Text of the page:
The Musgrove Mill site contains a portion of the battlefield as well as the colonial home and mill sites of Edward Musgrove. Musgrove was a miller, farmer, road manager and land surveyor. He built his home along the Enoree River in the 1770s. In the summer of 1780 the war came to his doorstep.
Edward Musgrove himself didn’t fight in the war. At the time of the war he was considered a fairly aged man, about 64 years old, and probably didn’t want to have any part in the skirmish. But, his home and land was used as a British encampment and his grist mill provided a source of food for the soldiers. There have been rumors that his daughter, Mary Musgrove, was a spy for the Patriots and would listen in on the British camped on her father’s land and then run to the Patriots camp to relay their plans. This was never proven though and there is some speculation that the rumors actually come from a character in a novel called Horseshoe Robinson: A Tale of the Tory Ascendancy published in 1835.
The Musgrove Mill visitors’ center houses exhibits on the battle and some history of the American Revolution. It’s a good place to stop in, pick up a map and get familiar with the park. Be sure to plan enough time to hike their two separate interpretive trails. According to Park Manager, Brian Robson, the two trails are nothing alike; “you almost couldn’t get two different trails.” The British Camp Trail is a one-mile leisurely trail that starts at the Visitors Center parking lot and winds along the Enoree River. It offers views of where the old mill and home site used to be which unfortunately washed away in 1852. The Battlefield Trail at Horseshoe Falls is about 1.3 miles and is a little more challenging but takes you along an ancient gully and features sites where the battle actually took place.
Eventually, plans call for a bridge over the Enoree River to link Horseshoe Falls and the rest of the park, but for now, you have to drive a couple of miles down the road from the visitors center to get to the Horseshoe Falls area. There is parking available and the pathway to the waterfall is paved. The pool at the base of the small waterfall is a popular swimming hole typically filled with kids throughout the late spring and summer. From here you can hike along the Battlefield Trail, an interpretive trail that has informational signage which explains the battle as you hike along.
Each spring, Musgrove Mill holds a Living History Festival. This year it is will be held Saturday, April 21, 2012 from 10:00 a.m. until 4:00 p.m. While entrance to the park is normally free, there is a small charge during this event. Admission is $2.00 for Adults (ages 16-64), $1.00 for seniors (ages 65 +) and children under 15 are free. The event allows visitors to experience what life was like during the Revolutionary War. It features re-enactors that will be doing weapons and tactical demonstrations, blacksmithing, candle-making and other period crafts. Also, because Edward Musgrove was a Surveyor, there will be demonstrations on Colonial Surveying that will show how land was surveyed using chains before we had the high-tech gadgets that we now rely on. Park employee Dawn Weaver will be showing kids how to play colonial games like hoop races. Prizes will be given out and the kids will also be able to play with wooden muskets.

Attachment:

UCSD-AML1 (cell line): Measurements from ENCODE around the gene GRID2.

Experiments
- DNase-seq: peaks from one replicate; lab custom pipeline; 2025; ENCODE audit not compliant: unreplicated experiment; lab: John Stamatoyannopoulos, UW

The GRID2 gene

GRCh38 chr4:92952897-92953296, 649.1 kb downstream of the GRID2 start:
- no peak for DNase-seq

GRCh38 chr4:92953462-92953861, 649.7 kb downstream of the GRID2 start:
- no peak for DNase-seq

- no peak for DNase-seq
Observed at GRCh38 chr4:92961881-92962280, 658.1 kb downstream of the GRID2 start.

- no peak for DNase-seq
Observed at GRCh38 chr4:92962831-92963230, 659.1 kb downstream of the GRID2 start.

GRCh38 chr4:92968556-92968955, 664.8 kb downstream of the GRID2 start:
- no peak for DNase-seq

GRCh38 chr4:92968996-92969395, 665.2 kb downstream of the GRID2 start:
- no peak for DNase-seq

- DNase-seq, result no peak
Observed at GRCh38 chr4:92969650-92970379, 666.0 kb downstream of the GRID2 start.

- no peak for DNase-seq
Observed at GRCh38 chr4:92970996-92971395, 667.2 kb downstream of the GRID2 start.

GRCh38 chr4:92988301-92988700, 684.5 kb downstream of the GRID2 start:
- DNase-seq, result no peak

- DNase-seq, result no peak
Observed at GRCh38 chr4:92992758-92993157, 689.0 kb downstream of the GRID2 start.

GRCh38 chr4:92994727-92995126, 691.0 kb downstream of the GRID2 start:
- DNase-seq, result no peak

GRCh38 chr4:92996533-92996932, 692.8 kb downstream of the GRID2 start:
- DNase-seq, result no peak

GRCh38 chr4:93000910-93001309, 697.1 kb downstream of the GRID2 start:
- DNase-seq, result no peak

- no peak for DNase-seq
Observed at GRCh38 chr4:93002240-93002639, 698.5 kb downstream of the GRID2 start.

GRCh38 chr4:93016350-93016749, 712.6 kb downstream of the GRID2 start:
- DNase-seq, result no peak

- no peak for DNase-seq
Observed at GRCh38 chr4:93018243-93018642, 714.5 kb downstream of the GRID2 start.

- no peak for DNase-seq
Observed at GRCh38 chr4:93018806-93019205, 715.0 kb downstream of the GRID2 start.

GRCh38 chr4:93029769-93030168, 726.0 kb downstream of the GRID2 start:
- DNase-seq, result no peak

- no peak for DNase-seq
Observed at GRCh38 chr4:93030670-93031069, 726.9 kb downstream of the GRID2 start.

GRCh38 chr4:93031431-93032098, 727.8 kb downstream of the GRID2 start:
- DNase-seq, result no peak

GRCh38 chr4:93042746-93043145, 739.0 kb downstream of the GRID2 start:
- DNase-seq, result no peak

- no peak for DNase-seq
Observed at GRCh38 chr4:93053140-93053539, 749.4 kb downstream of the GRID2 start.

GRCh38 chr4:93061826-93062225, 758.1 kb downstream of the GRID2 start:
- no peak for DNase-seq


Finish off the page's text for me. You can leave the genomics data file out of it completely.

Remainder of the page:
Also, according to Brian Robson, Musgrove Mill “has the only canoe and kayak launch on the Enoree River” and while they don’t rent equipment, there is a small put-in area available. Other park amenities include fishing, picnic shelters and restrooms.
The park sponsors many other programs throughout the rest of the year. In October they host a Living History Campout which allows 20 campers the opportunity to stay overnight and relive colonial times. Camping spots go very quickly for this popular event.
Musgrove Mill is open from 9:00 a.m. until 6:00 p.m. daily. It is located in Clinton on Highway 56. For exact directions and more information, please visit their website at http://www.southcarolinaparks.com/musgrovemill/introduction.aspx.